That said, though, a trip to an opera house offers a different delectable opera experience one can only get by having their eyes and ears in the same venue as the performers. I try to attend at least one Opera Company of Philadelphia performance each season. This year it was their very clever La Boheme, the story of a girl named Mimi who has tuberculosis and very cold, small hands, and her on-again, off-again writer boyfriend Rodolfo, and his boho friends in the Latin Quarter of Paris. If there were an election for these kinds of things, La Boheme might get the prize for Most Beautiful Opera, but some might also vote it Most Sappy. I would vote for the first prize because I think Puccini got it all right here. The Philadelphia company added to the right-ness by adding a clever visual: paintings inspired by the art in the Barnes Foundation and Philadelphia Museum of Art projected onto the stage. Sometimes the art was contained to a collection of squares and rectangles on the stage, and sometimes it contributed to the scene. Some of the paintings were animated. I was concerned that this might be hokey before I saw it but the effect turned out to be spectacular. A video representation of this, even in HD, would have been lacking, I suspect. By the way, my ticket for this performance cost all of $10 making it accessible to all but those with vertigo or acrophobia.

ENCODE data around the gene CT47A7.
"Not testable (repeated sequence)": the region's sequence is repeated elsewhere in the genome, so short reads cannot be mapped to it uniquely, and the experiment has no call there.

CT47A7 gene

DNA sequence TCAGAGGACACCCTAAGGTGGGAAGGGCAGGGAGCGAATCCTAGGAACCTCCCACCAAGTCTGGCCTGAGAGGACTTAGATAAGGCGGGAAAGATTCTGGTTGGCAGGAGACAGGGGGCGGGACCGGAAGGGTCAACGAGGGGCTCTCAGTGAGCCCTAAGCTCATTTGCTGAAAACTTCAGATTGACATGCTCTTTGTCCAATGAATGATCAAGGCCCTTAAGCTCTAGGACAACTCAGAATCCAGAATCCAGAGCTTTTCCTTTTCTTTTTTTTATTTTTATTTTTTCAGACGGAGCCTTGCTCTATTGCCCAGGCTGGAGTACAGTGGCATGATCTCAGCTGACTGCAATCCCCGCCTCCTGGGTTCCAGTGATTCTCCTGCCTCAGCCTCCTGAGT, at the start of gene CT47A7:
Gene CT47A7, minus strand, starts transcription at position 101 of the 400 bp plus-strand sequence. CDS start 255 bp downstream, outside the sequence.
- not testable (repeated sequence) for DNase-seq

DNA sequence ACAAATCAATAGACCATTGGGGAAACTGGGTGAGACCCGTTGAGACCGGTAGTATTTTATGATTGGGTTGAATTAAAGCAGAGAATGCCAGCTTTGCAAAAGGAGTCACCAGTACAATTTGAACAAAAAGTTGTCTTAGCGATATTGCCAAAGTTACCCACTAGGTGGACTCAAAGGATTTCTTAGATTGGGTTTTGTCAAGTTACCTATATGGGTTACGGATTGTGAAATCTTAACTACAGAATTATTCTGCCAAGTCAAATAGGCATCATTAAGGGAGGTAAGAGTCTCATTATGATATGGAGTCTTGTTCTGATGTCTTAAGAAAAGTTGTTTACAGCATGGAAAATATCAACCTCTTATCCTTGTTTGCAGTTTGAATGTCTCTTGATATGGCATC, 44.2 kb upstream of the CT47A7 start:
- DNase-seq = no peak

I set out to convince you that opera is not stuffy and elitist, so maybe some tips are in order here:
- At the very least, read a summary of the plot before attending. Check your library or bookstore for a compilation of plots for almost anything that might be produced. I think I picked up my ancient 1940s Milton Cross compilation came from a used book sale and serves me well.
- Notice what year the opera was written, and this will give you a clue about what to expect. Before the 1800s, opera was more rigid and formal than the iconic romantic stuff that Verdi created. From the second half of the twentieth century on, you may find yourself in one of those "other tonal organizations" I mentioned above. Those take a little (a lot) more listening energy, but as with yesterday's The Tempest can be quite satisfying. (And if someone asks you your opinion on tonality, just say, "Dunno. I'd have to take a look at the score." If it's a newer opera, chances are they won't have one to show you.)
- Try to find out how long the opera is, and how many intermissions there are. I mentioned there are a pair of 5+ hour opera experiences in my future, so I will pack sustenance (only because we'll be in a movie theater) and a shawl. My feet will be in shoes that can wiggle off easily. I will have visited the ladies' room before the curtain rises.
- If you opt to visit the Met in HD in your movie theater, plan for it to be packed and get there about an hour early. Bring a book or magazine for the extra time before and just chillax. Here is the schedule. Information about which theaters offer this delight are on the website, too.
- Message me if you are interested in my opera course, and I will let you know when I have exact dates...or tell your library or adult school to bring me to you!